Economic Valuations : Blue Carbon Potential of the MPA system in Turkey
1. ECONOMIC VALUATIONS:
BLUE CARBON POTENTIAL OF THE MPA SYSTEM IN
CBD COP-11 side event
GEF’s support to Marine Protected Areas
Conserving ocean’s ecosystems, species and livelihoods
GEF contribution to Aichi Targets
2. • A relatively long coastline
8,500 km - excluding islands
• Overall, 3,000 plant and
animal species in Turkey’s
• The total number of marine
and coastal protected areas:
• The total marine and coastal
protected area coverage is
240,216 ha. 2.8%.
MPAs of Turkey
3. The project is executed by the Ministry of Environment
and Urbanization through the General Directorate for
Protection of Natural Assets.
Objective: To facilitate expansion of the national
system of marine and coastal protected areas and
improve its management effectiveness.
Global Environment Facility funded and implemented
The Strengthening the System of Marine and
Coastal Protected Areas of Turkey Project
4. Foça SEPA
Ayvalık Adaları Nature Park
Project Sites: 5 SEPAs and 1 Nature Park
5. • Part of a larger
valuation study on
six MCPAs in
• Motivation behind
the valuation of
Demonstration sites : Gökova SEPA
& Foça SEPA
ES valuation for Blue Carbon
6. Mediterranean Seagrass
• A flowering plant that grows in
marine, fully saline environments
• Among the 60 seagrass species that
• Seagrasses occur in all shallow coastal
areas of the world (except Antarctica)
• Endemic to the Mediterranean
• Form meadows and grow in sandy or
rocky sediments along the coasts
7. Mediterranean seagrass meadows
• “Lungs of the sea” (+/- 14 lt O2/m²/day )
• Support high biomass Fish nursery and fishing
• Enable protection against coastal erosion
• Cycle nutrients
• Reduce silt accumulation
• Contribute to the production of organic carbon via
the process of photosynthesis C sequestration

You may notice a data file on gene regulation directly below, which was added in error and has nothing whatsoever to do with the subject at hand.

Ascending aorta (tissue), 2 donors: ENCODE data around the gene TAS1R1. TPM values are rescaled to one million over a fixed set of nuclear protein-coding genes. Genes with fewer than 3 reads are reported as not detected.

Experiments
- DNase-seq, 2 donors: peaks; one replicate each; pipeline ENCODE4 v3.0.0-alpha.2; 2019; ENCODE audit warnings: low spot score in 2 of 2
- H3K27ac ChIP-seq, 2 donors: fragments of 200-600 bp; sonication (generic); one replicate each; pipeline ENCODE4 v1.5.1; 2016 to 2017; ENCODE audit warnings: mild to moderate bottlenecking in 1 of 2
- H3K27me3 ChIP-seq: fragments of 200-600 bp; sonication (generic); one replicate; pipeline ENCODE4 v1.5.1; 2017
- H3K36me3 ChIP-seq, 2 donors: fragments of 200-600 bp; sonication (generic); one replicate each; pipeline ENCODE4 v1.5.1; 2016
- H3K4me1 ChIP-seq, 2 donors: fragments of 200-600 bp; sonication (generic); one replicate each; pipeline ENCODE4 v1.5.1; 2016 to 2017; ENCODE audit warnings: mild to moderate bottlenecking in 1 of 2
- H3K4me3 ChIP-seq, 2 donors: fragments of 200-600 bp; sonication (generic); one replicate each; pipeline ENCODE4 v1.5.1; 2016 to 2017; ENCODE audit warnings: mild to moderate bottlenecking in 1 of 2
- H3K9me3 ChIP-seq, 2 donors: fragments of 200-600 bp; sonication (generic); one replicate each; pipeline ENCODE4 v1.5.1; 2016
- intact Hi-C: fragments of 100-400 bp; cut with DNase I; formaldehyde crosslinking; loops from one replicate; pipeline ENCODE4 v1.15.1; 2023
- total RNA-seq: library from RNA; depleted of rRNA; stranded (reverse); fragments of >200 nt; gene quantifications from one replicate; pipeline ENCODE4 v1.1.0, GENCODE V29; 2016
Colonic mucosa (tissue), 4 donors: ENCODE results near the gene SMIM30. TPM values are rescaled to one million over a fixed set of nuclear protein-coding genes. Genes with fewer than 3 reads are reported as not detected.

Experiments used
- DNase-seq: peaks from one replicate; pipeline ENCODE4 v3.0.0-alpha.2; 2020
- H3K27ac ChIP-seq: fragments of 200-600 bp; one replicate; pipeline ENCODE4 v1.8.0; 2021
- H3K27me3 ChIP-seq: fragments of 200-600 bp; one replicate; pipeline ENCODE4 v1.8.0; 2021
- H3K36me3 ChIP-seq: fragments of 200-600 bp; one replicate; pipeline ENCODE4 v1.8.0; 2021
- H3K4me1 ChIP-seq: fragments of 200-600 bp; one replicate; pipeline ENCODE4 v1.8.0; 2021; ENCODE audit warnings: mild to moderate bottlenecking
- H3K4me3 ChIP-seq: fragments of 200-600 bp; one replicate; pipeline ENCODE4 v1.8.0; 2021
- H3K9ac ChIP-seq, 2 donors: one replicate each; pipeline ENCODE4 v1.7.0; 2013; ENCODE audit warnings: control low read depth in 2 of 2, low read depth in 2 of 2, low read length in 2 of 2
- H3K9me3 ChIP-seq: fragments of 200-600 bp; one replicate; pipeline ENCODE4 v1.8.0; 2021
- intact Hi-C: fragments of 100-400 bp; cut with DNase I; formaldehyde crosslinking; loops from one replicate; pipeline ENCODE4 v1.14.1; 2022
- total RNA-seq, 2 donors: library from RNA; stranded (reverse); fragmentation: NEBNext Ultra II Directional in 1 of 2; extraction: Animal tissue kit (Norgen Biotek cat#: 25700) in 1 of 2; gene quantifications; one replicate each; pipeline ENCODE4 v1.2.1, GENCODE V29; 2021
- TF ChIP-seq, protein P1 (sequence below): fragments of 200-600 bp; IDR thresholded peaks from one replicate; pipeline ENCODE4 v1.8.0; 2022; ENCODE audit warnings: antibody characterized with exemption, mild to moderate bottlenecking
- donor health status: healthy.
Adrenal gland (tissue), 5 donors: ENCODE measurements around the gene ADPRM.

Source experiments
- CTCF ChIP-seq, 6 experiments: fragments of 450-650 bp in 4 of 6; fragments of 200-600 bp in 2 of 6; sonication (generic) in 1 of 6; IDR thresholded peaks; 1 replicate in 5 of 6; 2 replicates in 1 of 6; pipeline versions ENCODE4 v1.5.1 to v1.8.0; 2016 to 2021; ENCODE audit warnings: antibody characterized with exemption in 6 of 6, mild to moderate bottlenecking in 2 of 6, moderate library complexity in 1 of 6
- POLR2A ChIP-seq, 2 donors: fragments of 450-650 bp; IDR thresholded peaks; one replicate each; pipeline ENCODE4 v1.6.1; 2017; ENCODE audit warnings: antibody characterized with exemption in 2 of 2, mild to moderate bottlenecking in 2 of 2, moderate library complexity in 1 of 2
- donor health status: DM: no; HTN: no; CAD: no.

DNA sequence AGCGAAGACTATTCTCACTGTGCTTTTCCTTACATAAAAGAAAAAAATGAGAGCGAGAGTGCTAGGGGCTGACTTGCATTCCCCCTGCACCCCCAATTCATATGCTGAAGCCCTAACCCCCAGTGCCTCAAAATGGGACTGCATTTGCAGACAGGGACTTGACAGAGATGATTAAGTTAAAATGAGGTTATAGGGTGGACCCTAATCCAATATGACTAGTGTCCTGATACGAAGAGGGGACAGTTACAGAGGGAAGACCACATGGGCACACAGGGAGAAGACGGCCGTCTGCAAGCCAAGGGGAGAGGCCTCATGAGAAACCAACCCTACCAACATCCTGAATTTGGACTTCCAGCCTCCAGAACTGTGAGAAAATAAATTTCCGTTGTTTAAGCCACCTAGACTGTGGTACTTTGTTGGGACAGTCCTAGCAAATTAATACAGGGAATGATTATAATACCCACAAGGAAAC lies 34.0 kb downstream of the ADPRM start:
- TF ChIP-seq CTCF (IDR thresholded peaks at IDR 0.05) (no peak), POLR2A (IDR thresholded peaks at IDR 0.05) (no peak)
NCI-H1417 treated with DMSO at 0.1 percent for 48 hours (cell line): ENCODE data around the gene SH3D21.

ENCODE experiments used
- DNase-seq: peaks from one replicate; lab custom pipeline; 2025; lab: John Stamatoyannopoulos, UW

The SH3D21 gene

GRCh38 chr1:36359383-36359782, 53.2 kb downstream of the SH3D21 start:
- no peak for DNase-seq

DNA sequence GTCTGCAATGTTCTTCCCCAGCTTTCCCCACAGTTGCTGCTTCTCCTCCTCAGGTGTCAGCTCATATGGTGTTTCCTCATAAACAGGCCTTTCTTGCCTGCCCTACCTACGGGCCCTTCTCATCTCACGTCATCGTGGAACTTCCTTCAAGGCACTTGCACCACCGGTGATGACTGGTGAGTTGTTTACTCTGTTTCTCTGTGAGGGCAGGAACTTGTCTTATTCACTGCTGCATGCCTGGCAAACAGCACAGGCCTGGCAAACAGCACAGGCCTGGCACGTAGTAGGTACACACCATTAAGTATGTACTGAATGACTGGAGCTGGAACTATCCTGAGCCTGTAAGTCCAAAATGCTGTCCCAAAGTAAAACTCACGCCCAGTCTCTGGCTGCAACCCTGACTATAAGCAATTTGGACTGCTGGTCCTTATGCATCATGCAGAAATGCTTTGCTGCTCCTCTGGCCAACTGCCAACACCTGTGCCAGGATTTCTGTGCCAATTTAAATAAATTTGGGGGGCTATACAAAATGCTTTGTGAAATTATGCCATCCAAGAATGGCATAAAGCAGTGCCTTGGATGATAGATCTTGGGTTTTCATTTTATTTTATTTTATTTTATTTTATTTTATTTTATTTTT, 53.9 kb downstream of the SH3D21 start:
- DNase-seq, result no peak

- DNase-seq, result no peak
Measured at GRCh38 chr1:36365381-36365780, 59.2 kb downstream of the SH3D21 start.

• Provide social and cultural values.
0 500 1000 1500 2000 2500
Tidal Salt Marshes
Organic Soil Carbon
for first meter
of depth only
(Total depth =
tCO2e per Hectare, Global Averages
9. Methodology for Valuation
• Literature review on Posidonia’s C flows (sequestration) & C
sink capacity (tCO2 eq/ha/yr)
• Avoided Cost Method
• GIS Assessment of Posidonia distribution and surface
occupied at study sites
• Application of Carbon Market Prices
• Lowerbound $11.2/tCO2 eq (based on Voluntarily traded av.
prices for Turkey in 2010)
C seq †
Value (US$11.2 / tCO2eq)
Gökova 1 300
792 064 5 658 954
Foça 670 36 448 408 218 2 916 541
Total 1 970 54,4 107 168 609 1 200 282 8 575 495
† Based on Duarte et al 2010 & Nicholas Institute for Environmental Policy Solutions 2010
Avoided Carbon Emissions
** Assuming a 10 year release period of soil carbon after habitat destruction
13. Blue Carbon Valuation for the Turkish MPA System
• Gökova SEPA : 792,064 USD
• Foça SEPA : 408,218 USD
•Datça-Bozburun SEPA : 2,510,234 USD
•Koycegiz Dalyan SEPA : 54,226 USD
•Fethiye-Göcek SEPA : 944,384 USD
•Ayvalik Adalari Nature P.: 658,022 USD
•TOTAL for project sites : 5,367,148 USD
•TOTAL Annual Value Estimate for the Turkish MPA System:
• Embedded natural capital
• Main threats facing Posidonia
• Unmanifested/unperceived values
• Research & monitoring needs
• Conservation & financing opportunities
Within the marine areas bordering Turkey’s lengthy coastline is found an abundant, highly diverse and globally significant biodiversity endowment. Overall, some 3,000 plant and animal species have been identified in Turkey’s territorial sea. Economically important fish species include anchovy, horse mackerel, bonito, sardine, bluefish, mullet and turbot. The major threats facing Turkey’s marine areas are habitat degradation associated with uncontrolled and fast coastal development.Protected areas have a potentially significant, yet largely unrealized, role to play in eliminating these threats to marine area biodiversity in Turkey. Currently, about 2.8% of Turkey’s territorial waters is protected.